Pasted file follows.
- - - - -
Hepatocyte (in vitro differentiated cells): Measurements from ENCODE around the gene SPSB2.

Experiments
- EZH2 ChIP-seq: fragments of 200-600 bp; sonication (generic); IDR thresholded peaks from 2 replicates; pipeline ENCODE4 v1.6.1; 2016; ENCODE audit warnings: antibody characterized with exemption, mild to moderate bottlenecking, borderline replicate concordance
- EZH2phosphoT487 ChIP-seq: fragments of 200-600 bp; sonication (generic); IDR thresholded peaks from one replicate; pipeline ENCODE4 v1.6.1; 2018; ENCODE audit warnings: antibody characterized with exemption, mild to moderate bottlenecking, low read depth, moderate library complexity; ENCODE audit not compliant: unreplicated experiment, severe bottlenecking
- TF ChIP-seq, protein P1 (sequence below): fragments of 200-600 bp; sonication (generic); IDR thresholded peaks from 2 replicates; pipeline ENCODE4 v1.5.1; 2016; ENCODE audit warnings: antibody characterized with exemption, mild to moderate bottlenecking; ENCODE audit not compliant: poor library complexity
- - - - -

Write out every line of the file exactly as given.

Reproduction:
Hepatocyte (in vitro differentiated cells): Measurements from ENCODE around the gene SPSB2.

Experiments
- EZH2 ChIP-seq: fragments of 200-600 bp; sonication (generic); IDR thresholded peaks from 2 replicates; pipeline ENCODE4 v1.6.1; 2016; ENCODE audit warnings: antibody characterized with exemption, mild to moderate bottlenecking, borderline replicate concordance
- EZH2phosphoT487 ChIP-seq: fragments of 200-600 bp; sonication (generic); IDR thresholded peaks from one replicate; pipeline ENCODE4 v1.6.1; 2018; ENCODE audit warnings: antibody characterized with exemption, mild to moderate bottlenecking, low read depth, moderate library complexity; ENCODE audit not compliant: unreplicated experiment, severe bottlenecking
- TF ChIP-seq, protein P1 (sequence below): fragments of 200-600 bp; sonication (generic); IDR thresholded peaks from 2 replicates; pipeline ENCODE4 v1.5.1; 2016; ENCODE audit warnings: antibody characterized with exemption, mild to moderate bottlenecking; ENCODE audit not compliant: poor library complexity